Q: Agriculture is often associated with negative perceptions and therefore remains uninteresting among the youth in many African countries. How can African countries make agriculture a profitable and rewarding enterprise? How can they make it a viable business?

ANS: The demographic structure in Africa shows 70 per cent of the population is dependent on agriculture for livelihoods. So if you don’t consider the 70 per cent of your people in development policies so it means you have failed. You need to engage our young people to engage in agriculture but not the old traditional agricultural methods. We have to modernize agriculture.

We have to digitalize the agricultural sector. The youth need training, agribusiness development, exposure to new agricultural technologies and access to finance. We have to make it conducive and attractive to the young people.

Then, I think agriculture will be the mainstay for young people to engage in. I’m pretty sure that if we make these policies conducive to the young people they can produce, they can process and can be part of the market system in the process and also be very much engaged in advanced technology because these young people are very much friendly to new technologies.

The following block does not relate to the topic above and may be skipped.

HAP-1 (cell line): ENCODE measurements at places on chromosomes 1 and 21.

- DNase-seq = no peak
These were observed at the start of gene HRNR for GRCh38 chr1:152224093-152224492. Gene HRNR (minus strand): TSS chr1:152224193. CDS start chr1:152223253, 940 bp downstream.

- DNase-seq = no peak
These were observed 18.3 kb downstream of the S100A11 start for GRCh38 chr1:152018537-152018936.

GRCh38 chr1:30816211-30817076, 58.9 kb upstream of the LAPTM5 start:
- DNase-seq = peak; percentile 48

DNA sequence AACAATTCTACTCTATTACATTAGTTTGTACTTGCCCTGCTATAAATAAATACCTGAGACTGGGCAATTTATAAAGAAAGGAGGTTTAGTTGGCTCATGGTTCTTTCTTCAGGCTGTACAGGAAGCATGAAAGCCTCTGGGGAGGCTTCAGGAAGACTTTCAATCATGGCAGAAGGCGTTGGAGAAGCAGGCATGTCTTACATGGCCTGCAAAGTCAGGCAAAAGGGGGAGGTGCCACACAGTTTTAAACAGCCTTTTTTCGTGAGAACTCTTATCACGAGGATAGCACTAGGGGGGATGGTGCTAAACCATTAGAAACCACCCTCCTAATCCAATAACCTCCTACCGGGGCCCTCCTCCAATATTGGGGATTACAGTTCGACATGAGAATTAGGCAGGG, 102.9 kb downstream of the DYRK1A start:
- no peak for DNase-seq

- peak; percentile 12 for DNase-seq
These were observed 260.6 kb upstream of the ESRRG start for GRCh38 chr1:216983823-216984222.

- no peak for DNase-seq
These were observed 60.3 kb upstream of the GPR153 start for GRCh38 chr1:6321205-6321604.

As the saying goes it is very difficult to teach an old dog new tricks, new technology can be easily adopted by the young people so we can leap forward in this regard and agriculture can be attractive to the youth.

Similarly we see African agricultural structure women make up a larger proportion of smallholder farmers. But life for rural women isn’t easy.

Women farmers are held back by some socio-economic barriers. They don’t have the same rights as men, and often have to juggle domestic duties and agricultural work – sowing, weeding and harvesting crops, but also making food for their families and collecting firewood and water.

They also have more limited access to land, agricultural extension services and technologies. Therefore a production system which does not involve women is a failure again. Women must be at the center of any effort to promote sustainable agriculture, reduce hunger and improve rural livelihoods. We have to make sure that women get access to modern, labor-saving technologies and newer agricultural innovations that are being rolled out every day.

They must have access to these game-changing innovations if we want to transform our agriculture and ensure sustainable food and nutrition security. When it comes to loans and finances to agriculture, women smallholder farmers are at a disadvantage because they often don’t have the resources to satisfy the stringent banking requirements.

They need better access to suitable financial services, including credit, savings and insurance. Financial institutions should be encouraged to venture into supporting women farmers by coming up with special financing programmes to existing female farmers and target potential female farmers to invest in the agriculture sector.

So these are some of measures that can be considered to make agriculture profitable and rewarding enterprise, support women smallholder farmers and attract more youth in farming.

Originally published